Are the major DRAM suppliers stunting DRAM demand?

Historically, the DRAM market has been the most volatile of the major IC product segments.  A good example of this was displayed over the past two years when the DRAM market declined 8% in 2016 only to surge by 77% in 2017! The March Update to the 2018 McClean Report (to be released later this month) will fully detail IC Insights’ latest forecast for the 2018 DRAM and total IC markets.

In the 34-year period from 1978-2012, the DRAM price-per-bit declined by an average annual rate of 33%. However, from 2012 through 2017, the average DRAM price-per-bit decline was only 3% per year! Moreover, the 47% full-year 2017 jump in the price-per-bit of DRAM was the largest annual increase since 1978, surpassing the previous high of 45% registered 30 years ago in 1988!

In 2017, DRAM bit volume growth was 20%, half the 40% rate of increase registered in 2016.  For 2018, each of the three major DRAM producers (e.g., Samsung, SK Hynix, and Micron) have stated that they expect DRAM bit volume growth to once again be about 20%.  However, as shown in Figure 1, monthly year-over-year DRAM bit volume growth averaged only 13% over the nine-month period of May 2017 through January 2018.

Figure 1 also plots the monthly price-per-Gb of DRAM from January of 2017 through January of 2018.  As shown, the DRAM price-per-Gb has been on a steep rise, with prices being 47% higher in January 2018 as compared to one year earlier in January 2017.  There is little doubt that electronic system manufacturers are currently scrambling to adjust and adapt to the skyrocketing cost of memory.

DRAM is usually considered a commodity like oil.  Like most commodities, there is elasticity of demand associated with the product.  For example, when oil prices are low, many consumers purchase big SUVs, with little concern for the vehicle’s miles-per-gallon efficiency.  However, when oil prices are high, consumers typically look toward smaller or alternative energy (e.g., hybrid or fully electric) options.

Figure 1

Figure 1

While difficult to precisely measure, it is IC Insights’ opinion that DRAM bit volume usage is also affected by elasticity, whereby increased costs inhibit demand and lower costs expand usage and open up new applications.  As shown in Figure 1, the correlation coefficient between the DRAM price-per-bit and the year-over-year bit volume increase from January 2017 through January 2018 was a strong -0.88 (a perfect correlation between two factors moving in the opposite direction would be -1.0).  Thus, while system manufacturers are not scaling back DRAM usage in systems currently shipping, there have been numerous rumors of some smartphone producers scaling back DRAM in next-generation models (i.e., incorporating 4GB of DRAM per smartphone instead of 5GB).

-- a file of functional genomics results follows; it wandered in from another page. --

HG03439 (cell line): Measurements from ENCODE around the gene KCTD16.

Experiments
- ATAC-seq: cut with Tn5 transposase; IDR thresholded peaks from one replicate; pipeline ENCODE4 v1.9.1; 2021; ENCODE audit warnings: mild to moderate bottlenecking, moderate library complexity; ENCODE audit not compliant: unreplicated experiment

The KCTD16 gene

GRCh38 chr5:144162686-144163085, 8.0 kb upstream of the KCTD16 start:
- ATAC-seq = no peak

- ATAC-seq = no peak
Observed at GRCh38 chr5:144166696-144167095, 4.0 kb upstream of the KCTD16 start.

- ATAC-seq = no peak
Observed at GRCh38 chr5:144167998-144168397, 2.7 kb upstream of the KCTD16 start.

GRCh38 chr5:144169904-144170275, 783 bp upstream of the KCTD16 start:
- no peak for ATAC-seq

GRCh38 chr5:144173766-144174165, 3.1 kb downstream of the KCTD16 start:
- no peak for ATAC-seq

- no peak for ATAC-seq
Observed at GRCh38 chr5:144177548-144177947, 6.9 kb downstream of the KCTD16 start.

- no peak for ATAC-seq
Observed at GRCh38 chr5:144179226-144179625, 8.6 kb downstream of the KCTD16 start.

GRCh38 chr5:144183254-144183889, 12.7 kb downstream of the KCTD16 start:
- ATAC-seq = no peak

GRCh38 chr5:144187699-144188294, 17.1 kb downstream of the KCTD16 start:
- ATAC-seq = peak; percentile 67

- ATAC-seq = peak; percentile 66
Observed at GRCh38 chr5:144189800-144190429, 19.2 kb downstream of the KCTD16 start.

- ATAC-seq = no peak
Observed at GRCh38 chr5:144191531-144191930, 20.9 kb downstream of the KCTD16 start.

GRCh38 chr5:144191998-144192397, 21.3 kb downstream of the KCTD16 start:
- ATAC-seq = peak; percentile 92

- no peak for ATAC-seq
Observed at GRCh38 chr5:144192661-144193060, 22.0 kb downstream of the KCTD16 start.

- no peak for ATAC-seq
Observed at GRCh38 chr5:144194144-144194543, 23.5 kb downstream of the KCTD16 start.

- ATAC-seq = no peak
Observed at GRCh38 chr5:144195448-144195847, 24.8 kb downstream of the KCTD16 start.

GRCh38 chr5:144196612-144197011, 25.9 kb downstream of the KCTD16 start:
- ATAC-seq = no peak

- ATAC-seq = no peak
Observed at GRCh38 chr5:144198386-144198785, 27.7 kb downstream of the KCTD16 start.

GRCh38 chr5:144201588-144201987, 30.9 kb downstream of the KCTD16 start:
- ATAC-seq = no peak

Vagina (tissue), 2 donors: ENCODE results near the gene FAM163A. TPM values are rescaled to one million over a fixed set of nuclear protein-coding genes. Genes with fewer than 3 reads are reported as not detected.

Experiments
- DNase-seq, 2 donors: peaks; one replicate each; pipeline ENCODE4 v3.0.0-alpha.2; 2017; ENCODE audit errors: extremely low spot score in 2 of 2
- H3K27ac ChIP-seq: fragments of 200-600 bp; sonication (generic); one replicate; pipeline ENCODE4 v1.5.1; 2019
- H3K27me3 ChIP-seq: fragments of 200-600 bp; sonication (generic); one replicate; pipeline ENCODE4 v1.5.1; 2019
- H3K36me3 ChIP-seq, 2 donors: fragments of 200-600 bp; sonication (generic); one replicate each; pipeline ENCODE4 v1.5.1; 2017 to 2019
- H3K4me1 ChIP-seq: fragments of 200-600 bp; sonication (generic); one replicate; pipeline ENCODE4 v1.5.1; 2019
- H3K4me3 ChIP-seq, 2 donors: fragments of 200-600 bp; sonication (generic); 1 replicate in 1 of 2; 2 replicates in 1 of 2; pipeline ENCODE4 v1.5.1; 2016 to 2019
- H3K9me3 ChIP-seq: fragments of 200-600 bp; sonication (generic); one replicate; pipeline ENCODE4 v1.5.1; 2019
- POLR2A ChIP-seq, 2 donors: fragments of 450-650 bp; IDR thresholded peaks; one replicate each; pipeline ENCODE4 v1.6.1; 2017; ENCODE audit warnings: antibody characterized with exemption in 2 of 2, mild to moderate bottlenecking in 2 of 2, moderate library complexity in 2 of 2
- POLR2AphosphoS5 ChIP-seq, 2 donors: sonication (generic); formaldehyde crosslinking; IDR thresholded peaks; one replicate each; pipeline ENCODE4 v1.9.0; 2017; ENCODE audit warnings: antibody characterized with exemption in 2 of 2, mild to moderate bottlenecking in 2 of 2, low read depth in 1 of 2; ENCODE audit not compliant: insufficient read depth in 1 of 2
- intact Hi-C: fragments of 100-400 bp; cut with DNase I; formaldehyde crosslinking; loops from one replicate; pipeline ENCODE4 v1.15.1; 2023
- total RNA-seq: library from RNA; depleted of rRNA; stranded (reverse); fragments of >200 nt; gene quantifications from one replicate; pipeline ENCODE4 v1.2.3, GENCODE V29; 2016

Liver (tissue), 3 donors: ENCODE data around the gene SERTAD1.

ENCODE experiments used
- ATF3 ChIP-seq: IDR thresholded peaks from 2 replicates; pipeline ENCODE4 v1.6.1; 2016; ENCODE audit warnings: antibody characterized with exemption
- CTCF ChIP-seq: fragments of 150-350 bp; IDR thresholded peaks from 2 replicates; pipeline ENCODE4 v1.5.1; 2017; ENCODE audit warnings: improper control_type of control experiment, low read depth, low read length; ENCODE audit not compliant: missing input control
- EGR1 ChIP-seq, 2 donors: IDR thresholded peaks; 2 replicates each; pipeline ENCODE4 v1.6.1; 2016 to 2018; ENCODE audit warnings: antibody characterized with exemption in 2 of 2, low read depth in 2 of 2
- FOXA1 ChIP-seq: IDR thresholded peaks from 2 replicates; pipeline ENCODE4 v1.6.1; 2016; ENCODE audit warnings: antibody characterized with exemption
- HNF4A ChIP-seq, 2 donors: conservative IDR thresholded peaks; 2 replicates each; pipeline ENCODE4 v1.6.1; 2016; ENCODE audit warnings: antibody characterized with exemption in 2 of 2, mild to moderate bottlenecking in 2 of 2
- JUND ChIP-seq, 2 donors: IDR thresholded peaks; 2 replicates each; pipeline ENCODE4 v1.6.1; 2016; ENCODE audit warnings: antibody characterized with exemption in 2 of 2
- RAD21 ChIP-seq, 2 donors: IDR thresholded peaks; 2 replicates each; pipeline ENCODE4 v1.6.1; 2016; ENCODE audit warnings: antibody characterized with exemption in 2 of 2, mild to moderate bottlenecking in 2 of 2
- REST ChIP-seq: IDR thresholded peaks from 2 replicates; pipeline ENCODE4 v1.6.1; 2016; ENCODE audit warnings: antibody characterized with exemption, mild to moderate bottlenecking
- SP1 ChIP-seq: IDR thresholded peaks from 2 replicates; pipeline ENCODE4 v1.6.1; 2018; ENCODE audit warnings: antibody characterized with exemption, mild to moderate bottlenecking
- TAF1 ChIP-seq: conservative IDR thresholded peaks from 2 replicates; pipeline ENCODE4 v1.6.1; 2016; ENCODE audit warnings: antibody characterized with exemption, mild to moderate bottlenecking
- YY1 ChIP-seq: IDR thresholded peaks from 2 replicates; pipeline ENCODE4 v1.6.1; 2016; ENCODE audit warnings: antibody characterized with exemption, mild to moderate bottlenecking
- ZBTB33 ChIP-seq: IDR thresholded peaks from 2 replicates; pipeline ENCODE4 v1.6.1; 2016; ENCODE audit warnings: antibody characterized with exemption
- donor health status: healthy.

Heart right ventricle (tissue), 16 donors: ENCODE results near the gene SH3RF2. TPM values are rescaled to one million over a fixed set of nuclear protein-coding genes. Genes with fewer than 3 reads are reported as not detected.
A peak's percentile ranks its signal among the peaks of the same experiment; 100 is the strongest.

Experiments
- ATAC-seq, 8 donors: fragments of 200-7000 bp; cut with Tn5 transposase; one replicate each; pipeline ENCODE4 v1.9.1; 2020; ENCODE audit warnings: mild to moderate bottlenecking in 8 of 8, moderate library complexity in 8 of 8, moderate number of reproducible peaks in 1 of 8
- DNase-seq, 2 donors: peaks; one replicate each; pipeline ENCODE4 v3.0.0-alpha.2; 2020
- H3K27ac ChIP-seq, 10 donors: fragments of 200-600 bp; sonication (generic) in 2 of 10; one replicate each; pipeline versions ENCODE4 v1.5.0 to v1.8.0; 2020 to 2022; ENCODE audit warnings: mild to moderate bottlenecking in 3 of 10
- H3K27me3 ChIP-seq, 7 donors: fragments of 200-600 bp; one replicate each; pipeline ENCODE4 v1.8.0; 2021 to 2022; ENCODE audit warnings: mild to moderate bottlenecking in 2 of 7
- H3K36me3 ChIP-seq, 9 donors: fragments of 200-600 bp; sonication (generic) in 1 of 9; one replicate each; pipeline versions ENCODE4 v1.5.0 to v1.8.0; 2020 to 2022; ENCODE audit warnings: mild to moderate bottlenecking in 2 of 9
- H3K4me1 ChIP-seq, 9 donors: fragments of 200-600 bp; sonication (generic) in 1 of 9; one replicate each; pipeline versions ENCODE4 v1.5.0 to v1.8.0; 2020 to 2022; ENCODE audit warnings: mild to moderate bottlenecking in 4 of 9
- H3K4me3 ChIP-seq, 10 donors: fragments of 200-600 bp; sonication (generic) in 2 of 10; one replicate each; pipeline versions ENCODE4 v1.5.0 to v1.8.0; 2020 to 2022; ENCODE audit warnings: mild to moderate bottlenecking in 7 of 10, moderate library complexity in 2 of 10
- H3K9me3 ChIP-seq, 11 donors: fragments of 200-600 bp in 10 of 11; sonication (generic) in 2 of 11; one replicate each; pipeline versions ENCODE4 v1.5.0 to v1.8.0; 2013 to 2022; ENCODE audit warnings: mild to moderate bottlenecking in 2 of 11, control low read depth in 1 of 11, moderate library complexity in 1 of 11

In 2018, IC Insights believes that the major DRAM suppliers will be walking a fine line between making their shareholders even happier than they are right now and further alienating their customer base.  If, and it is a BIG if, the startup Chinese DRAM producers can field a competitive product over the next couple of years, DRAM users could flock to these new suppliers in an attempt to get out from under the crushing price increases now being thrust upon them—with the “payback” to the current major DRAM suppliers being severe.

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One thought on “Are the major DRAM suppliers stunting DRAM demand?

  1. George Storm

    I don’t know about this time around, but n the past the elasticity has been forced by delivery delays as well as price. SFIK, although they needed to make hay while the sun shone, manufacturers didn’t create this rationing through choice: you need enough income to build the new foundry and sufficient capital in thebank to weather the periods of glut, Large DRAM users also share responsibility for this dog-eat-dog situation; in times of glut they could have negotiated longer-term deals, that would have allowed the DRAMmanufacturers to plan. There is of course another element of complexity: many users require a certain type and speed of DRAM, so the DRAM manufacturers cannot afford to build FABs whose product life will be short. So DRAM capacites inevitably have vastly reduced growth before release of a new technology.
    Given the cost structure, new DRAM suppliers can only achieve substantially lower prices than existing by adopting a different business strategy; I think this is normally called dumping (to force your competitors out of business)
    There are many minor things I have not addressed here, such as the difficulties in setting up a new technologies.

    BTW, I have no known connection with DRAM suppliers other than as a user of computers, phones, etc. – plus in the past occasional miniscule purchases for upgrades

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